Tag Archives: marketing

Mental Health and The Hypocrisy of #BellLetsTalk

Bell didn’t actually start any conversation about mental health, despite their PR.

So now that Bell has enjoyed PR-pimping mental health as a self-aggrandizing excuse to give money to Canadian mental health programs, I didn’t actually expect to see #MentalHealth trending in Twitter like #BellLetsTalk did yesterday, and to a lesser extent today. However, there are huge problems with this kind of charitable activity:

Continue reading Mental Health and The Hypocrisy of #BellLetsTalk

BC Lotteries Is Actively Ripping Off Taxpayers

BC Lotteries’ new PlayNow.com site is actively ripping off BC taxpayers by establishing a $100 bonus for new registrants that people can extract after depositing $100 and playing for just two short games, taking less than a minute.

Then when the CBC reported on this gaffe, BC Lotteries claimed the promotion wasn’t an error or problem, like their massive security breach on the day they went live a few months ago. Even if the promotion leads to an increase in revenue, the government is throwing $100 bills out the window to people who have no intention of losing their own $100 on their gambling site.

Most online gambling sites that offer rebates or bonuses require a substantially longer amount of play before spending its commissions on promotional rebates. And even then, players don’t often get a bonus equal to their deposit.

The CBC reported:

The lottery spokesperson, who declined to be quoted by name, said the $100 bonus works because most players do not cash out after one hand, even if they win.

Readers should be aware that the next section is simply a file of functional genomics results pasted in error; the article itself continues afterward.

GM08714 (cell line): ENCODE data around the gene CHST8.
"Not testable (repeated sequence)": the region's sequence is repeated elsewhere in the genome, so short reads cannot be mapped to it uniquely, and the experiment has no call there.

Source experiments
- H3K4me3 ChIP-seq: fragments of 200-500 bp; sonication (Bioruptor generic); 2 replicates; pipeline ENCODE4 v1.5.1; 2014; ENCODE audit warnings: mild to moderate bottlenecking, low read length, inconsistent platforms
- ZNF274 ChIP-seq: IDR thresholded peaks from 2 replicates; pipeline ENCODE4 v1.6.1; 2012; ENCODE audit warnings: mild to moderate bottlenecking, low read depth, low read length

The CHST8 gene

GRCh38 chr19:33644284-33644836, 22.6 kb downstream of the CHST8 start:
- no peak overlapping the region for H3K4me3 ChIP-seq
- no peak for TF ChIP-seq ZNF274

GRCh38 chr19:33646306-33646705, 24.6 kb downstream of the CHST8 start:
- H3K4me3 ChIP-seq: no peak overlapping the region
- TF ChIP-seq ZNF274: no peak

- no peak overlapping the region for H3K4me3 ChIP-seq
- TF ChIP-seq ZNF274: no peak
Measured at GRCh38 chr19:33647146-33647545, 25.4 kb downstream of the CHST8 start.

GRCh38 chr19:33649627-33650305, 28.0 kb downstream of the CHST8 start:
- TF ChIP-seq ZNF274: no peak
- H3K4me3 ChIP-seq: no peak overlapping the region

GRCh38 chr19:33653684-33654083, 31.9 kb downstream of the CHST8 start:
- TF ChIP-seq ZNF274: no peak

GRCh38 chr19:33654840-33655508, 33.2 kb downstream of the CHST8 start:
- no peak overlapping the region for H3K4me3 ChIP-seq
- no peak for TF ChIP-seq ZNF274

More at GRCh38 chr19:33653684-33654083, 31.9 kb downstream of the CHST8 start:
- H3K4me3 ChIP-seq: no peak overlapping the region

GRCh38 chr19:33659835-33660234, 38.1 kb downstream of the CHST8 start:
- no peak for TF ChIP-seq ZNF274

If I were the spokesperson, I too would not want to be quoted by name because this is such a foolishly, amateur promotion allowing people to rip off the BC taxpayers.

A soulful Robin Hood could, however, exercise this loophole, pull out the bonus cash, then donate it to one of the thousands of community groups that have had their funding cut from provincial budget cutbacks to pay for the defunding that has come from tax cuts for the rich and corporations.

In the end, BC Lotteries might be gambling on this promotion not putting them in a deficit position. If they profit more than the total of these $100 give-aways, then they won’t lose money for the BC government. What they will do is forego that much more revenue because of this foolish gift.

How do we find out, though?

If you didn’t know, citizens can file Freedom of Information requests with the provincial government. Despite the culture of fear and secrecy in the BC Liberal government, it is possible to extract actual useful information from them, though it takes 30 business days [assuming there are no extensions]. The request is free, though the government may bill you for recovering the information, but we can submit a fee waiver request to sometimes avoid charges.

Recently, the government has centralized a process to receive FOI requests if you don’t feel like writing a detailed letter. They have set up a webpage here that allows you to just fill in a form with your request. I strongly recommend you use the form if you want to get information that the government doesn’t provide on its websites. And if you encounter problems or fee assessments, check out the fantastic help with filing FOI requests here.